Russian Nationalism and Xenophobia in April 2020
SOVA Center is not aware of any hate-motivated attack that occurred in Russia during April 2020. Since the beginning of the year, according to our data, no fewer than 12 people in Russia have suffered as a result of ideologically motivated violence, with another 3 receiving serious death threats.
However in April we learned of six instances of attacks on religious objects, including the arson of two Baptists churches and a synagogue. In total, since the beginning of 2020, we have recorded 11 cases of ideologically motivated vandalism.
In connection with the COVID-19 pandemic and the related quarantine measures introduced in Russia, Russian ultranationalist public activity has almost completely migrated to the Internet. For example, Russian nationalists have been spreading rumors of robberies carried out by "hungry migrants" from Central Asia (including via the Tsargrad television channel). As a corollary, groups including Conservative Yekaterinburg and the Nation and Freedom Committee have been calling for Russians to arm themselves.
The closure of churches on Easter caused outrage among many nationalist organizations. For example, the National-Conservative Movement considered the measure to be a move by unnamed agents against Russian Orthodox Christianity and in the interests of "the forces of worldwide globalism." Meanwhile the Forty Forties, an Orthodox movement, offered assistance to those "among whom a desire to attend Easter service in Petersburg churches has arisen."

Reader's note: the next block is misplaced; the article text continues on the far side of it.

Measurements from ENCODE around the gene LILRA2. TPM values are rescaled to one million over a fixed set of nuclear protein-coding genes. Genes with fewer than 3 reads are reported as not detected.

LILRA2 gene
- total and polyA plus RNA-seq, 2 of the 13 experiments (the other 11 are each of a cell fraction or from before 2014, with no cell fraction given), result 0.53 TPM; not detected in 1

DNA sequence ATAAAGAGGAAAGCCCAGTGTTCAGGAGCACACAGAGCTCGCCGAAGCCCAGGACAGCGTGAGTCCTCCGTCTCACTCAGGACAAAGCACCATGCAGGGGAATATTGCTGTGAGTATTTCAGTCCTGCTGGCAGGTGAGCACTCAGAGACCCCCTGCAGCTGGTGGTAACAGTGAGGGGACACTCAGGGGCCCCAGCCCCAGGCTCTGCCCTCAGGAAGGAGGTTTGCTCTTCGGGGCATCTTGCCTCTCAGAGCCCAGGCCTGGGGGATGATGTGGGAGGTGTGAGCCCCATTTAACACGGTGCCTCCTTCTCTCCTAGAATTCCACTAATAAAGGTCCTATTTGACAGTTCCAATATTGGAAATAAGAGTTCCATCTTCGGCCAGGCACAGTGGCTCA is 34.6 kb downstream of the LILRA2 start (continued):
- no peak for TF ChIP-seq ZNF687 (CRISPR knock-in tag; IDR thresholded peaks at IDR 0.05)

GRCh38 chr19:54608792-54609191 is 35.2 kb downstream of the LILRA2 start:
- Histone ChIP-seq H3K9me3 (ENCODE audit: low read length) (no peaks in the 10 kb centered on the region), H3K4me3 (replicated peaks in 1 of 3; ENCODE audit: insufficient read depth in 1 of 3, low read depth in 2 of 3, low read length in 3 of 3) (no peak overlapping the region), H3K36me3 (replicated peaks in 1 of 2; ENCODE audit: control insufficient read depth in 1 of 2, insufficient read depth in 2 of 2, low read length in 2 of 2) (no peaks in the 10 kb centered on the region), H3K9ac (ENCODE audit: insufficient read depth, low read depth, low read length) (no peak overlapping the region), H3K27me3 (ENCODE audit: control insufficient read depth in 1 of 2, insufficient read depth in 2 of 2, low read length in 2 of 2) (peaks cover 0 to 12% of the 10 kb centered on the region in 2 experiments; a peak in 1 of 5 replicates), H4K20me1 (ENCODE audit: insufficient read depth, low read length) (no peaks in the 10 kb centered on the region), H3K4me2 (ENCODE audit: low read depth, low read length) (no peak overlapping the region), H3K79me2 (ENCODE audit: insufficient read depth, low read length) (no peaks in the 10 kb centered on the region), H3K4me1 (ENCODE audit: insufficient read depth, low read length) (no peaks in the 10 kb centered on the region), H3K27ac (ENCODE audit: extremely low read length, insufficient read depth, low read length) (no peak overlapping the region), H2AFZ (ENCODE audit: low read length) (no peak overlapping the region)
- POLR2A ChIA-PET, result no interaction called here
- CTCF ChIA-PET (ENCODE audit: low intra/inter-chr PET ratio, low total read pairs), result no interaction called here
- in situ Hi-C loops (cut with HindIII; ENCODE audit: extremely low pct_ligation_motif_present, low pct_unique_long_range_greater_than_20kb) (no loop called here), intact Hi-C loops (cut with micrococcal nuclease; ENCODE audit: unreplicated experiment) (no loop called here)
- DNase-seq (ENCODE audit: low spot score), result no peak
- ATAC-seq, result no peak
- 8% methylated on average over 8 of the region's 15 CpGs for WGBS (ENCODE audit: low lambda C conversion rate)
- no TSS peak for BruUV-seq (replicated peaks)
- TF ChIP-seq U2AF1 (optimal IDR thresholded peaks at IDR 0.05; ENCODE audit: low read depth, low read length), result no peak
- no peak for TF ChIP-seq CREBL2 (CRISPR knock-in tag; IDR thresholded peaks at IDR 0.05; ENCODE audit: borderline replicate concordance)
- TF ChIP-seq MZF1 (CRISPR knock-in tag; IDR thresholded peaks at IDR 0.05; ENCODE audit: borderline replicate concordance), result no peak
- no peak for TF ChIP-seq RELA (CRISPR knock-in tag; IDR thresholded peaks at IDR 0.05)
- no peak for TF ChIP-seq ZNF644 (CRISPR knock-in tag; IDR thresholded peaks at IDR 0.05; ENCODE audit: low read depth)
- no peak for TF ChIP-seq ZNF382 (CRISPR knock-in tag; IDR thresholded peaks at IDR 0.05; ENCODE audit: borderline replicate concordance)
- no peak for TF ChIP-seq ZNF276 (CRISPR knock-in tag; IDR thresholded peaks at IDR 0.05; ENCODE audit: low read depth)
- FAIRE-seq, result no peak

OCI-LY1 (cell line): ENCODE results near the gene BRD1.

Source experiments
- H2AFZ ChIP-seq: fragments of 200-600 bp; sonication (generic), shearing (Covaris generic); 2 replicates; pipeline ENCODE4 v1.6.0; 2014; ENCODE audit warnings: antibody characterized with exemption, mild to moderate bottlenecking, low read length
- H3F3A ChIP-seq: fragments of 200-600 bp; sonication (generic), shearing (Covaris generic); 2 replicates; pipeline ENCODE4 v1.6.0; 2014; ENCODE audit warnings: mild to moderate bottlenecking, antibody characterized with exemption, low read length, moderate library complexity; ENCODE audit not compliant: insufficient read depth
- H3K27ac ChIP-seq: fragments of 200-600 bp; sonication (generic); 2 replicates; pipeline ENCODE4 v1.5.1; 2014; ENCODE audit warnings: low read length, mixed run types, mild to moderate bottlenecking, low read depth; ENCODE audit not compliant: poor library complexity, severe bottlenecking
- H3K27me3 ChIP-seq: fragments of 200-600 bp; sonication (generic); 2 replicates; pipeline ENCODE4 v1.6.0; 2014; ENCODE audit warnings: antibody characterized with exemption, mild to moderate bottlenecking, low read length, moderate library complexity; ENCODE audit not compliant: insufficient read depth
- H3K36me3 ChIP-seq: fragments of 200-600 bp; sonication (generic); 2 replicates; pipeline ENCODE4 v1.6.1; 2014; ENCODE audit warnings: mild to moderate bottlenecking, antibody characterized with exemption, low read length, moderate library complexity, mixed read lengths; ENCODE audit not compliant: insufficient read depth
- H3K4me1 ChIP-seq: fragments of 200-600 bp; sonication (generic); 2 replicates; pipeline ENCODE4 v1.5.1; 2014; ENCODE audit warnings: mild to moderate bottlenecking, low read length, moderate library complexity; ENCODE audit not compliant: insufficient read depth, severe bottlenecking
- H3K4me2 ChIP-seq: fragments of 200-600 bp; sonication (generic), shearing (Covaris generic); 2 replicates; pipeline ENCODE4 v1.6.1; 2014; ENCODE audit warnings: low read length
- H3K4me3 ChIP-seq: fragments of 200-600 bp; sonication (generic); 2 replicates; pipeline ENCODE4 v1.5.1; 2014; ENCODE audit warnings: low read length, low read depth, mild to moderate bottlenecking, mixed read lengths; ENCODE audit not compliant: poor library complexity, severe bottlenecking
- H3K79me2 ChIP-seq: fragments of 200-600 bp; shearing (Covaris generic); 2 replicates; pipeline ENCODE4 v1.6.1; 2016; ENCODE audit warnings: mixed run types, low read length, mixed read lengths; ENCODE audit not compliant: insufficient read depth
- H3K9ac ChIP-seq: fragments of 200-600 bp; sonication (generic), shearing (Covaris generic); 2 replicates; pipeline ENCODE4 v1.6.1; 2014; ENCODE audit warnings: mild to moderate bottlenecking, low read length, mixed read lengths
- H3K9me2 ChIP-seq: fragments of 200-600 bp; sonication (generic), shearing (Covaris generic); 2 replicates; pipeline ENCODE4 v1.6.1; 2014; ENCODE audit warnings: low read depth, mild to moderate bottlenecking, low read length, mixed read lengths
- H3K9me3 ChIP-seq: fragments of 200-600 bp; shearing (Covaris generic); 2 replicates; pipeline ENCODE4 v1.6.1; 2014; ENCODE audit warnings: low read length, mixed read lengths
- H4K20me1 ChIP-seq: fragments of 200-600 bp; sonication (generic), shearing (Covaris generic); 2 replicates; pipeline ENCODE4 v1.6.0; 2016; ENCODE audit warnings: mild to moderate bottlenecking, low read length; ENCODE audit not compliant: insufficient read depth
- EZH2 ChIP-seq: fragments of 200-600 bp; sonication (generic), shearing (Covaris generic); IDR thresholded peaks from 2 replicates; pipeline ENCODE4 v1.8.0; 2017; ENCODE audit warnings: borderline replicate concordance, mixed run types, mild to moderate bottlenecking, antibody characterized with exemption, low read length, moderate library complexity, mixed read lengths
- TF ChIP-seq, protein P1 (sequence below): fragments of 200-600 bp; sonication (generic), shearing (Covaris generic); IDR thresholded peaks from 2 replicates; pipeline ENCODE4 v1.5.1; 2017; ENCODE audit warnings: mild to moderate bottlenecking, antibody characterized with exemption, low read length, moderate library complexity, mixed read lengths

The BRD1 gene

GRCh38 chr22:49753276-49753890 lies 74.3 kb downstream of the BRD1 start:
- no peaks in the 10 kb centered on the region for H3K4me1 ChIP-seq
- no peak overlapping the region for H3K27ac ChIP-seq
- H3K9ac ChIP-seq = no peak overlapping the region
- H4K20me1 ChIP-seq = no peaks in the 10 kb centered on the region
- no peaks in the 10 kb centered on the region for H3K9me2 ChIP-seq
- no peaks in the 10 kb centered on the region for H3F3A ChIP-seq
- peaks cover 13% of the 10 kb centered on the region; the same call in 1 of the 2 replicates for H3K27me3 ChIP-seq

Nationalists' sole street action took place on April 11, when Mikhail Pulin, an activist linked to the National Resistance Association (ANS) slit his wrists in front of the headquarters of the Ministry of Justice in protest against the suppression of a prison riot at a colony in the Irkutsk Region.
We are not aware of a single verdict this month delivered in connection with any hate crime. This year in total, SOVA Center's data reflect only one verdict issued on the basis of racist violence (and which considered the hate motive), in St. Petersburg, but not of any rulings treating ideologically motivated vandalism.
Xenophobic and other statements formed the basis of sanctions issued against four individuals in as many regions of the country in April 2020. One person was fined under Article 205.2 of the Criminal Code (justification of terrorism); the underlying act was sending pictures of the attack on a mosque in Christchurch, New Zealand to a WhatsApp group paired with an audio message describing the attack as "logical" and "acceptable." Another person was sanctioned under Part 1 of Article 354.1 of the Criminal Code (rehabilitation of Nazism) for the publication on his VKontakte page that included "content aimed at rehabilitating Nazism" and denying the Holocaust. Meanwhile, the other two individuals were convicted under Article 280 of the Criminal Code (public calls to extremist activity) on the basis of unnamed xenophobic publications on VKontakte.
So far in 2020, xenophobic statements have been behind no fewer than 14 convictions of 17 individuals in 12 regions of Russia.